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Rare variant analysis of 4241 pulmonary arterial hypertension cases from an international consortium implicates FBLN2, PDGFD, and rare de novo variants in PAH

Research output: Contribution to journalArticlepeer-review

Regeneron Genetics Center, PAH Biobank Enrolling Centers’ Investigators, NIHR BioResource for Translational Research - Rare Diseases, National Cohort Study of Idiopathic and Heritable PAH

Original languageEnglish
Pages (from-to)80
Number of pages1
JournalGenome medicine
Volume13
Issue number1
DOIs
Published10 May 2021

Bibliographical note

Copyright: This record is sourced from MEDLINE/PubMed, a database of the U.S. National Library of Medicine

King's Authors

  • Regeneron Genetics Center
  • PAH Biobank Enrolling Centers’ Investigators
  • NIHR BioResource for Translational Research - Rare Diseases
  • National Cohort Study of Idiopathic and Heritable PAH

Abstract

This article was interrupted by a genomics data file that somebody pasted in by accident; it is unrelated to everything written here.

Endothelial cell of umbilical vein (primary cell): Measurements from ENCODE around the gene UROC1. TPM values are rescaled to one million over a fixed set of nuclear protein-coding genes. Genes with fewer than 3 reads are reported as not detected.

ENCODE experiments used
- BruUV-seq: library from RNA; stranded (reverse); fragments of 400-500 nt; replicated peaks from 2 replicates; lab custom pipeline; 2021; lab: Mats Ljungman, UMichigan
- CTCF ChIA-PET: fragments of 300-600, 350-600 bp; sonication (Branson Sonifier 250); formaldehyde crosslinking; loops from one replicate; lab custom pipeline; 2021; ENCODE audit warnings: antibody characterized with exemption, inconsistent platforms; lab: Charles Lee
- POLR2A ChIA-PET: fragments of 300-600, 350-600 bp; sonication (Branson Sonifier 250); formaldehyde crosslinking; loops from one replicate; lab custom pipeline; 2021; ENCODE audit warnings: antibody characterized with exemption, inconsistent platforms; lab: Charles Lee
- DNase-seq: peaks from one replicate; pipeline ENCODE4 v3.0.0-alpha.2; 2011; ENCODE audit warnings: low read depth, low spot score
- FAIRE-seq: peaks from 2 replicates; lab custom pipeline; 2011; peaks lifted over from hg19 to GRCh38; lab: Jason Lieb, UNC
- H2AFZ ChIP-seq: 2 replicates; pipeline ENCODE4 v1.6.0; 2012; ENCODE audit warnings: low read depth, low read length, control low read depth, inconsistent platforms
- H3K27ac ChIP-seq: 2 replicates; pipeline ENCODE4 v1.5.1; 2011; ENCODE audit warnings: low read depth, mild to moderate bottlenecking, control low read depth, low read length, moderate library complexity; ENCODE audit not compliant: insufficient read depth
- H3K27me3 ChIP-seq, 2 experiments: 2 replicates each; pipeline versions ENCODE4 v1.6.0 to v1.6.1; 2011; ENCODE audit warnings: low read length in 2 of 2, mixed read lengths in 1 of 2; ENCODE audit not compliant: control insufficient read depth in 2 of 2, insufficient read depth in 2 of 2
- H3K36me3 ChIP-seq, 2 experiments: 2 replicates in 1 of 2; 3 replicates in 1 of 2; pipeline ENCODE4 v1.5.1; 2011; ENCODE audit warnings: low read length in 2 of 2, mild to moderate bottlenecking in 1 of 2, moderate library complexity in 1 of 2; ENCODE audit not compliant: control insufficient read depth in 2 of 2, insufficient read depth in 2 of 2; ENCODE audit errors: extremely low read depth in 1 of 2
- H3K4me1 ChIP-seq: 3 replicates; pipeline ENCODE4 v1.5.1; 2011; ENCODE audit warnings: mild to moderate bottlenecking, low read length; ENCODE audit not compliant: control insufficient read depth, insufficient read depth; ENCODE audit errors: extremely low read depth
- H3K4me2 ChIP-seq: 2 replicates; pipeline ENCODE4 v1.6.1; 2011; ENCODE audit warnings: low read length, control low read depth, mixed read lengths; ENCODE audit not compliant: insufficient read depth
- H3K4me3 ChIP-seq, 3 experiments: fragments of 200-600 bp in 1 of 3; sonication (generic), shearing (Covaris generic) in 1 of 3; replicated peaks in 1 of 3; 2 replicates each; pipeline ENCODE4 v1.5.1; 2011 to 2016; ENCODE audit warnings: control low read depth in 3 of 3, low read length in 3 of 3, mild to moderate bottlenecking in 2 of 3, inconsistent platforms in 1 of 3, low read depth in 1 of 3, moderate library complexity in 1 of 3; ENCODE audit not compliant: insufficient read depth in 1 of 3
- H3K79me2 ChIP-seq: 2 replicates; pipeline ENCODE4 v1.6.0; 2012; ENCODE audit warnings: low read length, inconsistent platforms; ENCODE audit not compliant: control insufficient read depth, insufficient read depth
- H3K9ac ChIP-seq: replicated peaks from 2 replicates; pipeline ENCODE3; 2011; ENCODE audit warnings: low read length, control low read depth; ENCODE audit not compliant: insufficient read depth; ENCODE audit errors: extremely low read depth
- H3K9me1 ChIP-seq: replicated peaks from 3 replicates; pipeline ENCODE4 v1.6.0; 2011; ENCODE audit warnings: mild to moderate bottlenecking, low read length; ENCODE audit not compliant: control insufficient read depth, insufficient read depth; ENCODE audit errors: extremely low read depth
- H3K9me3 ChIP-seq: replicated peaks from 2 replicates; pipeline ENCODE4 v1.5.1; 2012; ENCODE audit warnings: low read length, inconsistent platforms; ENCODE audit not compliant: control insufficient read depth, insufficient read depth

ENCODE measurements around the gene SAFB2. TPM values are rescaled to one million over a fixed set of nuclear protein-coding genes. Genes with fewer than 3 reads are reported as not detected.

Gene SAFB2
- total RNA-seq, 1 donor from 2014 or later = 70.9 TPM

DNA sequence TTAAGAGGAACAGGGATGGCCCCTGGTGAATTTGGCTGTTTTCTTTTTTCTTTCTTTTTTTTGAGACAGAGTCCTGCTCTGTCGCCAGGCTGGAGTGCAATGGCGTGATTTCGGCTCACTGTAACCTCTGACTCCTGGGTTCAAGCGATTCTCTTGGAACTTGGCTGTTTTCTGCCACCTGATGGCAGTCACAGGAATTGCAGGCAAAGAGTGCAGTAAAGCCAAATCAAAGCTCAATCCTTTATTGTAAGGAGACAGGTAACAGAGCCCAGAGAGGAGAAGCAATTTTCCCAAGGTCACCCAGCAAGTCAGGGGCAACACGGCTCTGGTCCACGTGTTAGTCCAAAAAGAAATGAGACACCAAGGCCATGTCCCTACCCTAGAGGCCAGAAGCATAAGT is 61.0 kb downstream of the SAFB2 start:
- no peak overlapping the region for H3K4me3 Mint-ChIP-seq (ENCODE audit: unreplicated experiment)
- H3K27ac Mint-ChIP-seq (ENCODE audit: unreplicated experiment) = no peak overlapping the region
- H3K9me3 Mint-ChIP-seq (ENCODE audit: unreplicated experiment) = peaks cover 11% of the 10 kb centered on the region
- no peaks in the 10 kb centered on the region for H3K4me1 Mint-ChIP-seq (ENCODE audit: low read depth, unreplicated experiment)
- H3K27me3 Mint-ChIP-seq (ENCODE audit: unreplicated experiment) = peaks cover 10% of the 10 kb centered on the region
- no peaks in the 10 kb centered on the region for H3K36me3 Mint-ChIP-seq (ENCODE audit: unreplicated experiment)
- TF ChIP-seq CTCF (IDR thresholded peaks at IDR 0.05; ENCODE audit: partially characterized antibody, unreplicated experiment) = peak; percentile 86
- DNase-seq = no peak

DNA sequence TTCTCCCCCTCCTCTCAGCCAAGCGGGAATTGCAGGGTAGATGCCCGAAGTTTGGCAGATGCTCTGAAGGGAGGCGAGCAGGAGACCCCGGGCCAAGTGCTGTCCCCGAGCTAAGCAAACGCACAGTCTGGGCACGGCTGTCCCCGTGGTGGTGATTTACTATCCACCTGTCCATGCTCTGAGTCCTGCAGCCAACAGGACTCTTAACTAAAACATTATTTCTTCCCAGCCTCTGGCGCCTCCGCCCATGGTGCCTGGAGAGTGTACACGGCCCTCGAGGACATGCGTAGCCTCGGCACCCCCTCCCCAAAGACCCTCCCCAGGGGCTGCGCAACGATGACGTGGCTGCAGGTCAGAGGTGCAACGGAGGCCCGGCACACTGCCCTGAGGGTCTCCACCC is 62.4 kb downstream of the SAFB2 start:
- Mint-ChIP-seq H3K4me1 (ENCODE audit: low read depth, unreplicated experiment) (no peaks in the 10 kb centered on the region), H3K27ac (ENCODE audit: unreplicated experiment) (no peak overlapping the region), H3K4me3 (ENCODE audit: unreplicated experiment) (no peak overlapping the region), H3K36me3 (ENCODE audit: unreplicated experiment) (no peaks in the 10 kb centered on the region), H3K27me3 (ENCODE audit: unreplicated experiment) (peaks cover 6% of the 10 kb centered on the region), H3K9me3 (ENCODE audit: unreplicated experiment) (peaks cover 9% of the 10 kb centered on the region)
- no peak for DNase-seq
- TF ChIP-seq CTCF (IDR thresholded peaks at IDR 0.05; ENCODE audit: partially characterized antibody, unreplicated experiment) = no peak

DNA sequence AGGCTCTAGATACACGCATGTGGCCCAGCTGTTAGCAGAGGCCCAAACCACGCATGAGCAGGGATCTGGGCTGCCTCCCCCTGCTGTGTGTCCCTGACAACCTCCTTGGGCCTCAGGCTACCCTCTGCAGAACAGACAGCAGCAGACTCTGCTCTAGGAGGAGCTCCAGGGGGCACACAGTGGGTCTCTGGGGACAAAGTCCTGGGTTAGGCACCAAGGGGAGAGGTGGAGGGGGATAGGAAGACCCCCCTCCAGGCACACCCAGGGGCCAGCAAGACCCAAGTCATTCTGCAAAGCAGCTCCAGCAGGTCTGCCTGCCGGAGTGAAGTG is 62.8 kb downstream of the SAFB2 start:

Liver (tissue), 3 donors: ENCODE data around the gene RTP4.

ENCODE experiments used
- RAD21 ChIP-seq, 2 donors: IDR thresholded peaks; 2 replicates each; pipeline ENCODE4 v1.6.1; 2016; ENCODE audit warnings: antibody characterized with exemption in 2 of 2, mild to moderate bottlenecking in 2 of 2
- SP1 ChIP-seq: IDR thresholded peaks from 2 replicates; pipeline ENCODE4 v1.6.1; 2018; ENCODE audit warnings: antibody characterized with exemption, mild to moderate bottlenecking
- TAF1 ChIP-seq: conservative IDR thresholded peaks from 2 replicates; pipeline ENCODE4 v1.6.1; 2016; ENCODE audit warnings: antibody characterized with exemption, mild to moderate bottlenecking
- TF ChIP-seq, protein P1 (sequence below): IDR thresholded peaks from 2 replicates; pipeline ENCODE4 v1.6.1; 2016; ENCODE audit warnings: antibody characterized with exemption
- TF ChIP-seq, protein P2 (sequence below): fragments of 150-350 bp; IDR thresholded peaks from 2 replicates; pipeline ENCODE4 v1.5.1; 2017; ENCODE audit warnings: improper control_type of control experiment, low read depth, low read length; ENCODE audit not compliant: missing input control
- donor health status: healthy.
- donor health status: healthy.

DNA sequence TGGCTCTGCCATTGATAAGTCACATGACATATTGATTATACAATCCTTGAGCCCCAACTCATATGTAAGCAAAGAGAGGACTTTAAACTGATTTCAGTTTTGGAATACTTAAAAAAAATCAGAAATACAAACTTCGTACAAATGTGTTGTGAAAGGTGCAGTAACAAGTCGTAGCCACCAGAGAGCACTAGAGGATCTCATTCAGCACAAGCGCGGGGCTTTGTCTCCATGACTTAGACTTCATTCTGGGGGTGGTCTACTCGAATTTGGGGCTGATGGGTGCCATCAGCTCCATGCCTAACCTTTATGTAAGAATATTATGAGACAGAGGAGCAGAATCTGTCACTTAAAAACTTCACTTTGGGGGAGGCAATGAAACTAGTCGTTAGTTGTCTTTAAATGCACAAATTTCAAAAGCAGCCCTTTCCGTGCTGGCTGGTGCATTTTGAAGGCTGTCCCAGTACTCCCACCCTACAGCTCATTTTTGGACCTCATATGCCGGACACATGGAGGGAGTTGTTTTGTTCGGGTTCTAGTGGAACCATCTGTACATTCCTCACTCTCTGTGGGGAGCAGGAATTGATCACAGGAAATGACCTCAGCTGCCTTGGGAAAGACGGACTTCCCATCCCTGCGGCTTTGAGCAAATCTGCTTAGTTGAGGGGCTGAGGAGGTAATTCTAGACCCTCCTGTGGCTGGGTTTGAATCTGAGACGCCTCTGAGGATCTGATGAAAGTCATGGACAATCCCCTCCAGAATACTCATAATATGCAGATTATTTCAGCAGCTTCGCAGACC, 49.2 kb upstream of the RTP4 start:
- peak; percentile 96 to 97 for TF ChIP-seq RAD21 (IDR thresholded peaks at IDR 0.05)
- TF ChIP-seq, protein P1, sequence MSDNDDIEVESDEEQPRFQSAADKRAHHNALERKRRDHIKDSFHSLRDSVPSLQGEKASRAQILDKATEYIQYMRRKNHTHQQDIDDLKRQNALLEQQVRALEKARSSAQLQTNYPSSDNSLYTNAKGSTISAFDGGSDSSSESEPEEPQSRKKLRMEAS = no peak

BACKGROUND: Pulmonary arterial hypertension (PAH) is a lethal vasculopathy characterized by pathogenic remodeling of pulmonary arterioles leading to increased pulmonary pressures, right ventricular hypertrophy, and heart failure. PAH can be associated with other diseases (APAH: connective tissue diseases, congenital heart disease, and others) but often the etiology is idiopathic (IPAH). Mutations in bone morphogenetic protein receptor 2 (BMPR2) are the cause of most heritable cases but the vast majority of other cases are genetically undefined. METHODS: To identify new risk genes, we utilized an international consortium of 4241 PAH cases with exome or genome sequencing data from the National Biological Sample and Data Repository for PAH, Columbia University Irving Medical Center, and the UK NIHR BioResource - Rare Diseases Study. The strength of this combined cohort is a doubling of the number of IPAH cases compared to either national cohort alone. We identified protein-coding variants and performed rare variant association analyses in unrelated participants of European ancestry, including 1647 IPAH cases and 18,819 controls. We also analyzed de novo variants in 124 pediatric trios enriched for IPAH and APAH-CHD. RESULTS: Seven genes with rare deleterious variants were associated with IPAH with false discovery rate smaller than 0.1: three known genes (BMPR2, GDF2, and TBX4), two recently identified candidate genes (SOX17, KDR), and two new candidate genes (fibulin 2, FBLN2; platelet-derived growth factor D, PDGFD). The new genes were identified based solely on rare deleterious missense variants, a variant type that could not be adequately assessed in either cohort alone. The candidate genes exhibit expression patterns in lung and heart similar to that of known PAH risk genes, and most variants occur in conserved protein domains. For pediatric PAH, predicted deleterious de novo variants exhibited a significant burden compared to the background mutation rate (2.45×, p = 2.5e-5). At least eight novel pediatric candidate genes carrying de novo variants have plausible roles in lung/heart development. CONCLUSIONS: Rare variant analysis of a large international consortium identified two new candidate genes-FBLN2 and PDGFD. The new genes have known functions in vasculogenesis and remodeling. Trio analysis predicted that ~ 15% of pediatric IPAH may be explained by de novo variants.

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